Shooting a rifle offhand
by B.B. Pelletier
This posting was requested by frogman, who says he has trouble with unsupported shooting positions like standing (offhand), sitting and prone. Today, I will address the offhand position. And, yes, frogman, there are plenty of secrets for all these shooting positions.
Shooting offhand starts with the alignment of the body. Your skeleton is the structure that keeps you erect, but if it isn’t in line with what you are trying to do, your muscles will constantly try to adjust to hold you in position. The result is a wobble. A right-handed shooter should stand almost 90 degrees to the target, with just a slight turn toward the target to allow the rifle to point naturally and without effort. You know when you are properly aligned because, when you mount the rifle, it is almost aiming at the target, without the need to correct through small movements of the upper body. All my tips and explanations are for right-handed shooters.
Tip 1. Small adjustments
You can make small adjustments to the position by turning your feet without changing position. The right foot, which is trailing, is the best foot to adjust positions. Rotate on the HEEL of the foot in either direction to make small sideways adjustments. Do not attempt to adjust more than a few degrees using this technique. Reposition both feet if the rifle is off-target more than that.
Tip 2. Lock your stance
Once you are in position, rotate the left (front) foot to the right by rotating on the heel. This will tension both legs to make your stance firmer. If it throws you off-target (it shouldn’t), then reposition yourself – you weren’t in the right stance to begin with.
Tip 3. Don’t hold the weight of the rifle
A right-handed shooter bears most of the weight of the rifle in his left hand, but he doesn’t hold it with his muscles! No one can do that and hope to have a steady stance. Instead, he brings his upper arm in tight to his body and lets the weight of the rifle rest on his slightly extended forearm. The rifle, forearm and upper arm form a triangle whose ends don’t close. I have seen 10-year-old girls hold 8.5-lb. target rifles with relative ease this way! But if you don’t do it like this, the brawniest man in the world cannot hold a rifle steady.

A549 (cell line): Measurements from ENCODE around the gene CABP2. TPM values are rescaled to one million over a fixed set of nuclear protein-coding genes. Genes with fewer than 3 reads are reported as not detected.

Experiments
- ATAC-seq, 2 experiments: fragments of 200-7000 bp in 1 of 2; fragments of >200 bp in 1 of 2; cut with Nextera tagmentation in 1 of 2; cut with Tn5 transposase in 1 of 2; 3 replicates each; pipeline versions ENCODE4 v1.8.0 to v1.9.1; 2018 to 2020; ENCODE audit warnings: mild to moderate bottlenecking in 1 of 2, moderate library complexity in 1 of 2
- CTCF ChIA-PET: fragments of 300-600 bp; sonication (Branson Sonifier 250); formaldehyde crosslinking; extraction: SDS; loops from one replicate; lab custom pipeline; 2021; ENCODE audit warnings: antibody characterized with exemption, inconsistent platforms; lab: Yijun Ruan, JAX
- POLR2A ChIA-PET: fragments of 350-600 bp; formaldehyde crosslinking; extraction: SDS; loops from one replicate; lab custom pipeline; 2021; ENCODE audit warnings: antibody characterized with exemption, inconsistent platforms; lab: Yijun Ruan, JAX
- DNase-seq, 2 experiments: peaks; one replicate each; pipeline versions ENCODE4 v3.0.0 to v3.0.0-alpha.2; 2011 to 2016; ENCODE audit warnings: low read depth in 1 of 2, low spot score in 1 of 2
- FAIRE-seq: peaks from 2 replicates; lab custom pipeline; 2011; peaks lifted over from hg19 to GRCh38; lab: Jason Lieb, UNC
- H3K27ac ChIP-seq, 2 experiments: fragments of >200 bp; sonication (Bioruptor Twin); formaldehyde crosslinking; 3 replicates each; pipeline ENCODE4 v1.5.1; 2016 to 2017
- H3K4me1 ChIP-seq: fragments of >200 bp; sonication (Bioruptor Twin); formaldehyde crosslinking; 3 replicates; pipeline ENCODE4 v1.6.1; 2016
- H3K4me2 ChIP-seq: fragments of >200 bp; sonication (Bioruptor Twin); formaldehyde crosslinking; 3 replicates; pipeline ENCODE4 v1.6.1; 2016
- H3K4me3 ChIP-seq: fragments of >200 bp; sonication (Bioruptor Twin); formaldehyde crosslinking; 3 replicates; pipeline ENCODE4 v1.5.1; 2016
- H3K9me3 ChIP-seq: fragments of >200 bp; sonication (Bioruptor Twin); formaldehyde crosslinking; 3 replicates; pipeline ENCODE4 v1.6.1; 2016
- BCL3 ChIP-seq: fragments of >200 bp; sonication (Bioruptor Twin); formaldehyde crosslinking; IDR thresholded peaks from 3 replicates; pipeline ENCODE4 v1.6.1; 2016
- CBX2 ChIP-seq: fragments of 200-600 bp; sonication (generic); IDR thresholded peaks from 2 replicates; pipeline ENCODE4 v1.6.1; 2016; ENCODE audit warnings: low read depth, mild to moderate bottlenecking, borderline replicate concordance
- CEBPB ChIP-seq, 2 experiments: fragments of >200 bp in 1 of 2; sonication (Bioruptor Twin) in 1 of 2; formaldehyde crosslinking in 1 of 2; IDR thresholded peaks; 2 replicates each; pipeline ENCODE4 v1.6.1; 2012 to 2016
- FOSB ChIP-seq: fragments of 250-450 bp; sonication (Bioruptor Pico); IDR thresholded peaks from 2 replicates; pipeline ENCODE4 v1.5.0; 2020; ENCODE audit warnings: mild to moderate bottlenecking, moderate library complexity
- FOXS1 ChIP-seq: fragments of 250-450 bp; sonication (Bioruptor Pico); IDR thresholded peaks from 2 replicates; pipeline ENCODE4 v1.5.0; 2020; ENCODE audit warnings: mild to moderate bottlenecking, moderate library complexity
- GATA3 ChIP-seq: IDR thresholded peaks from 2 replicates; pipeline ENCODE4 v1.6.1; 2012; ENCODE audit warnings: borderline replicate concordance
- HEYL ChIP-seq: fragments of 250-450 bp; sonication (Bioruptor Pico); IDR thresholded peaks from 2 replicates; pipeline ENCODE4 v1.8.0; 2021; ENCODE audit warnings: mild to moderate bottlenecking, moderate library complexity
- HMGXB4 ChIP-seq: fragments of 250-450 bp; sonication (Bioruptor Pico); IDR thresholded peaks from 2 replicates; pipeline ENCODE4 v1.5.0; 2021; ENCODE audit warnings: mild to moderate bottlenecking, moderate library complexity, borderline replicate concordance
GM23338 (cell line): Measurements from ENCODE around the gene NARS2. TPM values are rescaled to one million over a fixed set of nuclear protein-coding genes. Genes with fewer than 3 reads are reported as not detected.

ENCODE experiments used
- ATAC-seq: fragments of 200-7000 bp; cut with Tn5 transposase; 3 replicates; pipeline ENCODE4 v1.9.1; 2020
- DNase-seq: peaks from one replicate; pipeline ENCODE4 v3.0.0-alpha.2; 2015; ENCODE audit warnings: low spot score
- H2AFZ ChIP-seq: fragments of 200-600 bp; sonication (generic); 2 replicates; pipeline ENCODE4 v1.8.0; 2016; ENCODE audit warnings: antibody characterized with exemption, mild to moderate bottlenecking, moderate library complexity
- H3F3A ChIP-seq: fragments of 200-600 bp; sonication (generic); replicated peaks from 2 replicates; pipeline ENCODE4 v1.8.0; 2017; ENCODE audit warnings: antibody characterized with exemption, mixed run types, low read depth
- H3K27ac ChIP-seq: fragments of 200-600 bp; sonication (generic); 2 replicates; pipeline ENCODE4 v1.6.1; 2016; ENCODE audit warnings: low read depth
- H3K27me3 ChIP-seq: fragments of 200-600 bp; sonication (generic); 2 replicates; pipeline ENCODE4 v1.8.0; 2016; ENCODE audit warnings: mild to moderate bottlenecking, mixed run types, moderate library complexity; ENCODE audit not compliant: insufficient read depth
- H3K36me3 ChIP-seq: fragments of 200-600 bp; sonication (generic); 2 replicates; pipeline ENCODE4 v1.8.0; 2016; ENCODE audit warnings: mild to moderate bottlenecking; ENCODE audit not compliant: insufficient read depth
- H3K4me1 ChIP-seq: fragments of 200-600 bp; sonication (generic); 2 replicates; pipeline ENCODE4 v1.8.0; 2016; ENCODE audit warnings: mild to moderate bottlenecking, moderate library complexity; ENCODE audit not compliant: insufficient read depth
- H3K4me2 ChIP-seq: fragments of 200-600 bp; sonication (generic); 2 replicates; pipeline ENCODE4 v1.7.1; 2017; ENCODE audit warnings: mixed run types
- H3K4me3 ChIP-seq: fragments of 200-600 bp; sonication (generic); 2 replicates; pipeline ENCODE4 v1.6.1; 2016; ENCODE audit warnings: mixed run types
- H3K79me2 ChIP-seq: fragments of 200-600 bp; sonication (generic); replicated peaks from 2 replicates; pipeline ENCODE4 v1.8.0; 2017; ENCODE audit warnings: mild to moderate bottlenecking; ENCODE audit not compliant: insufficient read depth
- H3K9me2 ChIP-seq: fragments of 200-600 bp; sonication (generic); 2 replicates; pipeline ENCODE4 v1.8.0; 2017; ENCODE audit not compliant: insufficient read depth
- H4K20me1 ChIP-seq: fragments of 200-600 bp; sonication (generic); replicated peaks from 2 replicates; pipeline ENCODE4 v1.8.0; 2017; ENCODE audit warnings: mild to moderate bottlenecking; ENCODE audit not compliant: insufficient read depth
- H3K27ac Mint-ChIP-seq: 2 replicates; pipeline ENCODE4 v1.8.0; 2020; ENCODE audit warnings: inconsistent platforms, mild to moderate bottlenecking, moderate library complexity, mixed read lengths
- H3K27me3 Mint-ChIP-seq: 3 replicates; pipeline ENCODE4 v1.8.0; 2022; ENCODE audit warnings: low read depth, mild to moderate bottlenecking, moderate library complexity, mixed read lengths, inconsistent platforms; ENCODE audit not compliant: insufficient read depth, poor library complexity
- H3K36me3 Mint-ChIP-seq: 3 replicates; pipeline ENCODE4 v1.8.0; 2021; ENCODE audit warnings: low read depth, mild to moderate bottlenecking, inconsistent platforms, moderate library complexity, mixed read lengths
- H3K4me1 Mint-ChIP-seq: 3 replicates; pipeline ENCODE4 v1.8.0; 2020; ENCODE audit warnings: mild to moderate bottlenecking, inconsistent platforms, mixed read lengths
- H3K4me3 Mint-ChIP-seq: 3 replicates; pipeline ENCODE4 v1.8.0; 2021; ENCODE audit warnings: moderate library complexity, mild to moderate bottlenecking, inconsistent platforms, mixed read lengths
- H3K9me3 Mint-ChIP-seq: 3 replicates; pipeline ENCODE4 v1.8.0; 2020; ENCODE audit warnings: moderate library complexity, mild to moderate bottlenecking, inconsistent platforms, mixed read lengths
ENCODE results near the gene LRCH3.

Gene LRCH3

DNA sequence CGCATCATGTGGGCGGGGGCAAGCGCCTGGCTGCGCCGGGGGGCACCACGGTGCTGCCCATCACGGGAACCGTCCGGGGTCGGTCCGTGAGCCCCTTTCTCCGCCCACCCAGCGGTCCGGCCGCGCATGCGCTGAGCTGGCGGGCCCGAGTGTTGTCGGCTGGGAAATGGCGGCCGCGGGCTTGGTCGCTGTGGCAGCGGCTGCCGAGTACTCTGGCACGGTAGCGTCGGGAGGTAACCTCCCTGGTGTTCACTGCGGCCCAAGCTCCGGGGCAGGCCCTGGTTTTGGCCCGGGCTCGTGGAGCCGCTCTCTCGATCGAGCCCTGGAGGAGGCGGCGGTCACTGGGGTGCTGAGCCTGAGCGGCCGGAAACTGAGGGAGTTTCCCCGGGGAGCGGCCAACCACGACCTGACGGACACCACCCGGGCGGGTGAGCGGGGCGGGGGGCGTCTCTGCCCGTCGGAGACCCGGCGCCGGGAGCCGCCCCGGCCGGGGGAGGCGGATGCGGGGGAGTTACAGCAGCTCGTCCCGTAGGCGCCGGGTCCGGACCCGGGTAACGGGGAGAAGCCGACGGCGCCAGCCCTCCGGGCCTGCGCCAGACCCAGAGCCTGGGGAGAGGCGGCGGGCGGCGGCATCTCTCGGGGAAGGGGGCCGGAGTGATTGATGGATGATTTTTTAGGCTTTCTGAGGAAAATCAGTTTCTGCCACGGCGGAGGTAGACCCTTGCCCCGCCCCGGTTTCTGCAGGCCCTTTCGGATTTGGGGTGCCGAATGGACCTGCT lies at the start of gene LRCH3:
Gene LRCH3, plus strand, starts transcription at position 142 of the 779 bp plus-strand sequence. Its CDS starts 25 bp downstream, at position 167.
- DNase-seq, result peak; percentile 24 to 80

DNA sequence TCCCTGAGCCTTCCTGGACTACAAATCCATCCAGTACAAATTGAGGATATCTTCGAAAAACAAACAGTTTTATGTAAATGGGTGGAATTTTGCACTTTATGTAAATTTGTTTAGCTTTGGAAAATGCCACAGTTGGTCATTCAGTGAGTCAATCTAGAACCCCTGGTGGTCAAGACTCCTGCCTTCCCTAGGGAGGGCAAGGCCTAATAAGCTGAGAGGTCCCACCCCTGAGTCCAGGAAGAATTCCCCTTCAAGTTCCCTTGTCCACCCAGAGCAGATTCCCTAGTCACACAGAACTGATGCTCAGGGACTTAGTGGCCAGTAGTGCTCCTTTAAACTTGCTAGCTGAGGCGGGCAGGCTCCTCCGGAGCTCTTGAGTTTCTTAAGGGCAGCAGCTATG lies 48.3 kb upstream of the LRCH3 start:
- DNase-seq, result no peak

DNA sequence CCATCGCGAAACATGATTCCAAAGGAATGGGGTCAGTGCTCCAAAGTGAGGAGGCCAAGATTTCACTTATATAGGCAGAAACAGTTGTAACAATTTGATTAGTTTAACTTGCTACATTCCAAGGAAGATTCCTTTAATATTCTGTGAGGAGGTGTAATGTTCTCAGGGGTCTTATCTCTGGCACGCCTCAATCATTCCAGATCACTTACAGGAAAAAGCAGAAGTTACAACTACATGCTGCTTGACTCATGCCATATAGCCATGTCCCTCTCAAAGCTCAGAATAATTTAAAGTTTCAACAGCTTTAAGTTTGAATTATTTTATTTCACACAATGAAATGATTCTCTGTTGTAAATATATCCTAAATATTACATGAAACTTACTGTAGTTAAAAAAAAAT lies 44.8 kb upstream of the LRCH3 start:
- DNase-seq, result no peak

She’s not 4 feet tall and that FWB rifle weighs at least 8.5 lbs.!
Target rifles are made with all sorts of forearm aides to make this hold easier. In Olympic competition, the hand stop is popular. A century ago, a special palm rest was installed to make it easier to hold a rifle this way.
Anschütz target rifle has a hand stop under the forearm to stop the off hand from sliding forward.
The Schützen palm rest dates from the late 19th century.
Thin shooters will learn to throw their hips out to the left to give the upper arm something to contact. Heavier shooters will have less difficulty. Adjust where the off hand is located along the forearm to get the rifle level.
She has to shift her hips to the left to touch her upper arm.
Tip 4. Keep the shooting arm away from the body
You’ve done all this work to get into a good stance – don’t ruin it by holding your shooting arm tight to your body where it can set up wobbles. Practice aligning your shooting upper arm and elbow at 90 degrees to your body, so your elbow is pointing to your right. As you practice, you may discover that you can lower your elbow slightly and be more comfortable, but keep that shooting arm from contacting the side of your body if you don’t want to wobble.
Tip 5. Don’t grasp the stock
You will notice that neither of the target shooters pictured above is grasping the stock with her fingers. Both use the flats of their open palms. Does that sound like anything you’ve heard before (hint…the artillery hold)? Now, if you’re out deer hunting, you will grasp the stock, but I don’t expect you to use a classic offhand stance when hunting.
Okay, frogman, now I want to hear from you. Have these pointers helped you improve your stance and reduce the wobble.